baselist.dat contains the mappings explicitly.
As of v2.1, 3DNA automatically maps a new modified base not available in the file
baselist.dat. Yet, I have continuously updated the list in line with new DNA/RNA entries released by the PDB. The process is automated with a Ruby script which calls
find_pair -s on each nucleic-acid-containing structure to output unknown bases. As an extreme, the
baselist.dat file below comprises only canonical bases:
With the above minimum mapping list, running the command
find_pair -s on 1ehz.pdb identifies all the 14 modified bases. A sample case for 2MG is shown below:
Match '2MG' to 'g' for residue 2MG 10 on chain A [#10]
check it & consider to add line '2MG g' to file <baselist.dat>
By parsing the output of a batch run on all DNA/RNA-containing entries in the PDB as of October 18, 2013, I identified a total of 596 modified bases. The top portion is as below:
An explicit list of base mapping makes the correspondence transparent, and helps avoid ambiguous cases as to which canonical base a modified nt matches to. DSSR uses the same list internally. Hopefully, the information would also be useful to other related projects.
Recently I was a bit surprised to find that the methyl group is named differently in the PDB:
C7 in DT8 (thymine) of B-DNA 355d,
CM5 in 5MC40 (5-methylated C) of tRNA 1ehz, and
C5M in 5MU54 (5-methylated U, i.e., T) of the same tRNA 1ehz. See the three figures below for details.
I know that the previously named C5M of thymine in DNA has been renamed C7 as a result of the 2007 remediation effort (PDB v3). However, browsing through the wwPDB Remediation website and reading carefully the article Remediation of the protein data bank archive, I failed to see explanations of the obvious inconsistency of CM5 (5MC40) vs C5M (5MU54) in the nomenclature of the 5-methyl group in the same tRNA entry 1ehz, except for the following note:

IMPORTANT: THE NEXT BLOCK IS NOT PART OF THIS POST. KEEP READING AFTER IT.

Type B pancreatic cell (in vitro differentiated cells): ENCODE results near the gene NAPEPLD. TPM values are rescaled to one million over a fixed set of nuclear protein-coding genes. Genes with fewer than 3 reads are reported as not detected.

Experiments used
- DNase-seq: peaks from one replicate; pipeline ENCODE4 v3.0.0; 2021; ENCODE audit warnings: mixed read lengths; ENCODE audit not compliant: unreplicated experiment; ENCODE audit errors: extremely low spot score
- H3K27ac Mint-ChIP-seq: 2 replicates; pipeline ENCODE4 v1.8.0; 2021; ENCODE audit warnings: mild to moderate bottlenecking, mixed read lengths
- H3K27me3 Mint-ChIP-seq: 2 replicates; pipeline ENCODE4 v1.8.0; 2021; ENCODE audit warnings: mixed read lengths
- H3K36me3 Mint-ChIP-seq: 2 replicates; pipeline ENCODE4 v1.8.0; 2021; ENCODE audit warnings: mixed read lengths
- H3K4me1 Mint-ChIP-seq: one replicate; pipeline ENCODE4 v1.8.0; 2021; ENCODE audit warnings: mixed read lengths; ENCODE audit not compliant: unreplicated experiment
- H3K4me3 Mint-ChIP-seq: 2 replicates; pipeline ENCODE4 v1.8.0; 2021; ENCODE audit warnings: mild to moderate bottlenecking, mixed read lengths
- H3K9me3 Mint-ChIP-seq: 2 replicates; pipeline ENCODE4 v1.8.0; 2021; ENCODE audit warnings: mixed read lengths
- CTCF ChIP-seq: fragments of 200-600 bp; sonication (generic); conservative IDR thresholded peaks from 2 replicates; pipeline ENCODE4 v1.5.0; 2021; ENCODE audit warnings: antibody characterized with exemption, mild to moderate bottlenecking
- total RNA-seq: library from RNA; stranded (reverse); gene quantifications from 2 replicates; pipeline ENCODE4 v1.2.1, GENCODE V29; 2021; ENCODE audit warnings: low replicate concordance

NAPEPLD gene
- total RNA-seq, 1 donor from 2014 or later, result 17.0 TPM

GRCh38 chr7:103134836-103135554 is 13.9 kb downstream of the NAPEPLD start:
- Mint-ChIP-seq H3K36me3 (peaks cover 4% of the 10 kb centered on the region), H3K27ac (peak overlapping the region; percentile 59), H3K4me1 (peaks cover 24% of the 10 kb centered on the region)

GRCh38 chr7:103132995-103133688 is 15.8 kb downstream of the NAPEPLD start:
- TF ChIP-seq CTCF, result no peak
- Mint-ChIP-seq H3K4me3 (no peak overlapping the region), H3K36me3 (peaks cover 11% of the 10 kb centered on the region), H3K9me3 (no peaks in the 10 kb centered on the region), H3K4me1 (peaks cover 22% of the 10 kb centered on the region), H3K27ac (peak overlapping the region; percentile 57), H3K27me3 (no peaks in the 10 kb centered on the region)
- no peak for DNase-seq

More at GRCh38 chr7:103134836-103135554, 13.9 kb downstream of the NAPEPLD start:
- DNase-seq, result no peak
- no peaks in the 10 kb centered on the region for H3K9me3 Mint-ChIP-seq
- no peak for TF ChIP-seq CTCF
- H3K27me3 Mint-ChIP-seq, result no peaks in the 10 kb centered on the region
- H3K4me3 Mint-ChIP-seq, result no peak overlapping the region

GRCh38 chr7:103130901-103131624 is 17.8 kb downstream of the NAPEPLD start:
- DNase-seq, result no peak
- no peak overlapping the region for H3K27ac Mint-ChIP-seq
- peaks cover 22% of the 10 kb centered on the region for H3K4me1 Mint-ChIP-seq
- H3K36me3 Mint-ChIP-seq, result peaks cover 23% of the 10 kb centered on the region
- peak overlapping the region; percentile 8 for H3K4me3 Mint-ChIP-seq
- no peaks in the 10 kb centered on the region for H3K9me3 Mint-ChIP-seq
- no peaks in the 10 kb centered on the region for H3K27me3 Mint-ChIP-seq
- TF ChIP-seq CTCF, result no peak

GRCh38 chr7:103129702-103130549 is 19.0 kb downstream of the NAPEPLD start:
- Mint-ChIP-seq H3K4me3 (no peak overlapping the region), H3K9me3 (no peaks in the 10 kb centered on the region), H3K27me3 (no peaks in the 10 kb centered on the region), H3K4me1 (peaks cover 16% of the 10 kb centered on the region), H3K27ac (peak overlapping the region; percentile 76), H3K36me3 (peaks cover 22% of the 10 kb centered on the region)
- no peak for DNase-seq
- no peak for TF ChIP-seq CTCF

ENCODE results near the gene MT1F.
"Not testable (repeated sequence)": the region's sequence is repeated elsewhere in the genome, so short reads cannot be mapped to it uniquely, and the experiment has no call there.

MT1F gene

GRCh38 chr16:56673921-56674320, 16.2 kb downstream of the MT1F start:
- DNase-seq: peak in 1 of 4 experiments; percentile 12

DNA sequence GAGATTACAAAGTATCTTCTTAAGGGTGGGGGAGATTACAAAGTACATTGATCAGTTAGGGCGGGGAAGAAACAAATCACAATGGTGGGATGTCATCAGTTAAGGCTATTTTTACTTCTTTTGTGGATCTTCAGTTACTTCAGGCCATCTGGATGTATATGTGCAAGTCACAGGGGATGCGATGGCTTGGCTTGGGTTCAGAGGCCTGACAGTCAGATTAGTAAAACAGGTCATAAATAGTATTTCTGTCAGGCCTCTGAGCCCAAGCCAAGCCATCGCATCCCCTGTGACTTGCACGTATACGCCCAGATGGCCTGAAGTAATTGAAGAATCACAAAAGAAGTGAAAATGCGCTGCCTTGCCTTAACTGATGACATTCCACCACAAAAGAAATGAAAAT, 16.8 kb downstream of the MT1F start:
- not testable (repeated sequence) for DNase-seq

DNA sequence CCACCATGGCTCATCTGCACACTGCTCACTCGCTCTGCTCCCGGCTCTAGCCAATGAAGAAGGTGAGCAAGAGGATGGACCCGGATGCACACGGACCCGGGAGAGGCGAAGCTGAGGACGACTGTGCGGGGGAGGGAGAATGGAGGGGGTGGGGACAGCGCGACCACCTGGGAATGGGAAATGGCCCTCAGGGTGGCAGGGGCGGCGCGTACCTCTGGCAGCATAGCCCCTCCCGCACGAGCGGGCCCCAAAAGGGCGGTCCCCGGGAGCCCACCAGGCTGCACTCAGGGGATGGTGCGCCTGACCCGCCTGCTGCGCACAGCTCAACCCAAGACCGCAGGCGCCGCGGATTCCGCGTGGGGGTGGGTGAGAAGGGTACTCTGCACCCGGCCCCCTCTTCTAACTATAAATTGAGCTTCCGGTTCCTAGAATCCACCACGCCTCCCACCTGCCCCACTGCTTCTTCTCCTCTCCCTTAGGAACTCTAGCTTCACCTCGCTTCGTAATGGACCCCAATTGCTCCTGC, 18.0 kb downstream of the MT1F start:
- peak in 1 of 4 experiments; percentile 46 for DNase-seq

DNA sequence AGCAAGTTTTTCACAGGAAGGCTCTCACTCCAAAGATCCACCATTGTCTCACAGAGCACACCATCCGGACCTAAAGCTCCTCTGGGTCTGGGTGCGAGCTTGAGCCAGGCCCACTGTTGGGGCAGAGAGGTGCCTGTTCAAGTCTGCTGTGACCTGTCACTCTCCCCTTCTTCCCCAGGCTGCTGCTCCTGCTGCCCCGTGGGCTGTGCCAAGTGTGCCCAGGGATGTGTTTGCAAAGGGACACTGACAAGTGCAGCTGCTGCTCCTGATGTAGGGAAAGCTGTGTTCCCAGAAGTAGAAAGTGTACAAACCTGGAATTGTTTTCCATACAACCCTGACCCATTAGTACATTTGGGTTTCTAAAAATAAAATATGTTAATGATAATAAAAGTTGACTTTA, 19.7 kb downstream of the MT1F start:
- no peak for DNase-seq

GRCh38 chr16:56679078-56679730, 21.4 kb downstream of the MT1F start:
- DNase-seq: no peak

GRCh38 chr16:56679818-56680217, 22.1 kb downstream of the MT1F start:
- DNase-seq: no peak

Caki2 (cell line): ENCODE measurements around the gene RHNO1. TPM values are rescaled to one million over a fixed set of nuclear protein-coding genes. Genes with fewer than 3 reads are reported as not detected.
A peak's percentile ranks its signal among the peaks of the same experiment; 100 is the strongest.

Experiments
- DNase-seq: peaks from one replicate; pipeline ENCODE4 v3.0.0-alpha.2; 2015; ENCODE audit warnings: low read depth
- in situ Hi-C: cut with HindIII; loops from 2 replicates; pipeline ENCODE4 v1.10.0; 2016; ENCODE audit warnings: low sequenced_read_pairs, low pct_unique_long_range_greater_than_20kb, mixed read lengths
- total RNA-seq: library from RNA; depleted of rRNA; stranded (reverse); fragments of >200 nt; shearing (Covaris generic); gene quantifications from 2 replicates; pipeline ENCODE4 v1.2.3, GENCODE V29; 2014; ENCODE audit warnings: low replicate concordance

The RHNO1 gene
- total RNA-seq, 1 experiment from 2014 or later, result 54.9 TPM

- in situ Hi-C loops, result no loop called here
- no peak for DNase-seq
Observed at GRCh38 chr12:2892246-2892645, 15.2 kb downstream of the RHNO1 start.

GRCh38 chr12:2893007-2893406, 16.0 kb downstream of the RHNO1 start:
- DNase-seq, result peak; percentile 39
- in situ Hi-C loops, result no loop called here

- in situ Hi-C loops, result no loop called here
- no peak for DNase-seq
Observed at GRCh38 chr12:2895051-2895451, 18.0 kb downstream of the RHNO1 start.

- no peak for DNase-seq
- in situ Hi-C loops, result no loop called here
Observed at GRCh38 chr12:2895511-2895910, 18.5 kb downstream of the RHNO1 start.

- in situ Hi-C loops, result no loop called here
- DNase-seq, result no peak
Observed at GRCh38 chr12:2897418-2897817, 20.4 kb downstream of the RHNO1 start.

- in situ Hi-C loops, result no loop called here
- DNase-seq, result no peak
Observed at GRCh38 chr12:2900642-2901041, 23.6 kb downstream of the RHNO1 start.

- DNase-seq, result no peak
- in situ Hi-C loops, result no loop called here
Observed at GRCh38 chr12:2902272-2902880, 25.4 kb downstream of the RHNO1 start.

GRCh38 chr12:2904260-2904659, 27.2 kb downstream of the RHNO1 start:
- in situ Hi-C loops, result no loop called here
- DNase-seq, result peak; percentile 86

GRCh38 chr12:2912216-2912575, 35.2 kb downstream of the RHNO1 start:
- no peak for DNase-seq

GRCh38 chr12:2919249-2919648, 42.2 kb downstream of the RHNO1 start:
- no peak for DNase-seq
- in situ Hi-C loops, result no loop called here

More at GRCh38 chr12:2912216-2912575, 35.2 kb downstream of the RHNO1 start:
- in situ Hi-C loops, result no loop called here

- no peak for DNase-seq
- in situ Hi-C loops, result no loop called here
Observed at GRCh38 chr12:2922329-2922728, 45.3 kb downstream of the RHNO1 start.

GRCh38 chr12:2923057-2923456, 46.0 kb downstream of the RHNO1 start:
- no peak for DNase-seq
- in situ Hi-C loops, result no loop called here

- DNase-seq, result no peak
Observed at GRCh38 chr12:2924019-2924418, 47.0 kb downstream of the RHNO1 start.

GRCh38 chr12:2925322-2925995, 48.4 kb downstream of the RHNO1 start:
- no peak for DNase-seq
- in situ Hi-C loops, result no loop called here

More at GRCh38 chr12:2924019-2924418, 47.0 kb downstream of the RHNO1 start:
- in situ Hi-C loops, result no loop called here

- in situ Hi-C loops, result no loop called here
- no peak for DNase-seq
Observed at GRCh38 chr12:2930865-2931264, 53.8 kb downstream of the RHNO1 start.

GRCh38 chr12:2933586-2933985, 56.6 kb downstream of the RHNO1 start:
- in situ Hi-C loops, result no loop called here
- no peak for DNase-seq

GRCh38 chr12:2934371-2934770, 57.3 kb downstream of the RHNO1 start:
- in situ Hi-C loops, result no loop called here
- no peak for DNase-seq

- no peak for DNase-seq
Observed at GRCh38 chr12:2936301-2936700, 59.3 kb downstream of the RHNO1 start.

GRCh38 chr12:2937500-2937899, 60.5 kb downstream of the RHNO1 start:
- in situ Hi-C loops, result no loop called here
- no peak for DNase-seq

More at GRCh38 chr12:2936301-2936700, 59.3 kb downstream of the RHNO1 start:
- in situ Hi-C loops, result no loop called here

As with the Chemical Component Dictionary, names for standard amino acids and nucleotides follow IUPAC recommendations (10) with the exception of the well-established convention for C-terminal atoms OXT and HXT. These nomenclature changes have been applied to standard polymeric chemical components only.
5-methyl is named C7 in DT8 of the DNA entry 355d
5-methyl is named CM5 in 5MC40 of the RNA entry 1ehz
5-methyl is named C5M in 5MU54 of the RNA entry 1ehz
Am I missing something obvious? If you have any further information, please leave a comment. Whatever the case, it helps (at least won’t hurt) to know the naming discrepancy for those who care about the small methyl group in nucleic acid structures.
Recently, I ungraded my local ViennaRNA package installation from v2.0.7 to v2.1.3 on my Mac. Following Quickstart in the
INSTALL file, I ran
./configure successfully, but
make aborted with error messages. Since I previously had a working copy of the software, it must be configuration issues when I compiled this new version. After a few iterations of checking the error message and reading through the
INSTALL file, I came up with the following settings:
./configure --disable-openmp --without-perl
sudo make install
Apart from some warning messages, the above
make command ran successfully.
This post serves mainly as a note for my own reference. Hopefully, the information may prove useful to others who try to install the versatile ViennaRNA package on a Mac OS X machine.